In a perfect world, every single one of us would stay home for a month and the virus would be defeated. Hell, we could even plan it — a month’s food delivered to every home, no one, at all, allowed to leave.

      But we don’t live in a perfect world. Humans are social animals. Solitary confinement is considered a human rights abuse. And while yes, the majority of us are able to socialize via phones and the internet, it’s absolutely not the same, and any therapist can explain why for reasons well before this year.

      We’re 9 months into this. The coldness has hit us all. I personally haven’t seen my partner in 10 months because it would require travel, and it’s *hard*. I’ve been able to see my elderly mother who lives in the city only a handful of times, in parks, but not in a month.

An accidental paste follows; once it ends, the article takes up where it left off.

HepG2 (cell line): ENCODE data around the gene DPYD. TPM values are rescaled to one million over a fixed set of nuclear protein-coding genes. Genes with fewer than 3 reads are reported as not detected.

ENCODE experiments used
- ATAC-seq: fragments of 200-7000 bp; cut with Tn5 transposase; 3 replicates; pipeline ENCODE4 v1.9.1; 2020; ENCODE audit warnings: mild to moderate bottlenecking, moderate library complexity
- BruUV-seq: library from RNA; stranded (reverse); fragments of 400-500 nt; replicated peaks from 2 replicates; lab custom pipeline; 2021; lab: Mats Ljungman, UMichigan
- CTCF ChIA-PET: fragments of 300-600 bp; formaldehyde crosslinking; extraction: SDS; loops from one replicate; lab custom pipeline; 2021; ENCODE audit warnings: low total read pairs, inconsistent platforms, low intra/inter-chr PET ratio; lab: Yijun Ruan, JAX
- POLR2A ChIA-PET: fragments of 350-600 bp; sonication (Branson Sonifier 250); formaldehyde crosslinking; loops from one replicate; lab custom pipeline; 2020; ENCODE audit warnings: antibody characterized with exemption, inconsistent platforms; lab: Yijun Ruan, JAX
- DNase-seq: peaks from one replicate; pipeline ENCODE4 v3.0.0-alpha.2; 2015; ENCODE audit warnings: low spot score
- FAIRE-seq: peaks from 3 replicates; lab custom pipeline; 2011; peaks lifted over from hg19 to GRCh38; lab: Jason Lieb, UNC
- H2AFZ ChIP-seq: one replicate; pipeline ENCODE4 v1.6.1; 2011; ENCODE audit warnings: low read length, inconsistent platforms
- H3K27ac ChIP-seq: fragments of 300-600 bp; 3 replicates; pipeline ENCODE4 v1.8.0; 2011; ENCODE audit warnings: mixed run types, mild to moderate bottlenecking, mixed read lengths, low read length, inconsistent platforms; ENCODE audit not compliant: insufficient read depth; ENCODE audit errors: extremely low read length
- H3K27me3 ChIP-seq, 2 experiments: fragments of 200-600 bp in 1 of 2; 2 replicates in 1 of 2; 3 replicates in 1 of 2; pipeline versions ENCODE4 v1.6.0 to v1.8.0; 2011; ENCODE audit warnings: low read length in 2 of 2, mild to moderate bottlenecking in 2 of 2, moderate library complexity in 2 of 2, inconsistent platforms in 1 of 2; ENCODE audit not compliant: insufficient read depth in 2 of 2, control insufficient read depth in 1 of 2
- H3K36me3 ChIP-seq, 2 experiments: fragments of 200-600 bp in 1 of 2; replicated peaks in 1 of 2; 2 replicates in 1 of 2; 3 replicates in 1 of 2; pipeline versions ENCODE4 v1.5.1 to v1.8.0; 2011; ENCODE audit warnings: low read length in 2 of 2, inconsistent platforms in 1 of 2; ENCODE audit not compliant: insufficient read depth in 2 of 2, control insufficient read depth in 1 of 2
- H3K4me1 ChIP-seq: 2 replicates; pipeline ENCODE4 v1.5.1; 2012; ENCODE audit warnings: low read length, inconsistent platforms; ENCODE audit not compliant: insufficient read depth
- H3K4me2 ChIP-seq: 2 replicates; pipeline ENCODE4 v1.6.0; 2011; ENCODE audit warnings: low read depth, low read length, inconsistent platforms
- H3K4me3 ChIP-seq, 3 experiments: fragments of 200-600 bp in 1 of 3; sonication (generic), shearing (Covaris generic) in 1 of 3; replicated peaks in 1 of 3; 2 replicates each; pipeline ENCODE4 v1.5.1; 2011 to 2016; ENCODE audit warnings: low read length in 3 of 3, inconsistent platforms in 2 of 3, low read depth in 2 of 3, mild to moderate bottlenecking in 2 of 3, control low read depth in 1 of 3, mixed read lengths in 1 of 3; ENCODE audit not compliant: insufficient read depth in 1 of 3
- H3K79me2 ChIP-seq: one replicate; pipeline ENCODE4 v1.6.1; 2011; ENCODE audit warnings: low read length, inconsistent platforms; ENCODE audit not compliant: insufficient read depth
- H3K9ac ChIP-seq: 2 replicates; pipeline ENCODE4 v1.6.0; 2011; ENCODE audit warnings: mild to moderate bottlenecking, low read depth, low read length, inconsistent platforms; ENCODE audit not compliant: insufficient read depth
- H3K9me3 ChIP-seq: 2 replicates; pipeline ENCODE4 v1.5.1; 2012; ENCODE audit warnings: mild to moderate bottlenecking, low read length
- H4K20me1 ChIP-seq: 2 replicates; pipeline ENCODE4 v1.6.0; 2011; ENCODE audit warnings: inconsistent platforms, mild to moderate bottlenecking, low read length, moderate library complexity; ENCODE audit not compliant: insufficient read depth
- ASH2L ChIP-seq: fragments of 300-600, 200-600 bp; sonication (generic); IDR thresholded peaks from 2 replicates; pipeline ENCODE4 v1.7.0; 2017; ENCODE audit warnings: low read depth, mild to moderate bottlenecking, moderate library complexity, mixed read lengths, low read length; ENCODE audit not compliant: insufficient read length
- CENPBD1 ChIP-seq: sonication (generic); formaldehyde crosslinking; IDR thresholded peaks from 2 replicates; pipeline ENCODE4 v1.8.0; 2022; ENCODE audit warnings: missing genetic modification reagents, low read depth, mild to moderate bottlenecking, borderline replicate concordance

What frustrates me beyond belief, is the restrictions that penalize harm reduction, exactly as this piece argues. You can’t outright ban humans socializing, and yet that’s what they’ve done. So instead, they pushed it inside, because you can no longer meet in a park. You can no longer have a meal outside, at a restaurant. Go take a walk this evening, around 6pm, and watch how many people are on their way to dinner parties.

      I feel there are some truly awful comparisons with all this with the drug wars. Banning drugs and criminalizing users only exacerbated loss of life. So does criminalizing socialization. People will still gather, but now they’ll do it mostly inside. Harm reduction is compassionate, and acknowledges the realities of the human condition.

      I’ll mutter at the people hosting dinner parties too, for the record. But I get why they are. I just want my muttering to be that they didn’t meet their friends, or family, in a park or even an outdoor restaurant instead. Safer places, even if not perfect.

      It’s truly insane I’m banned from seeing my mother, or a friend, six feet apart, masks on, in a park.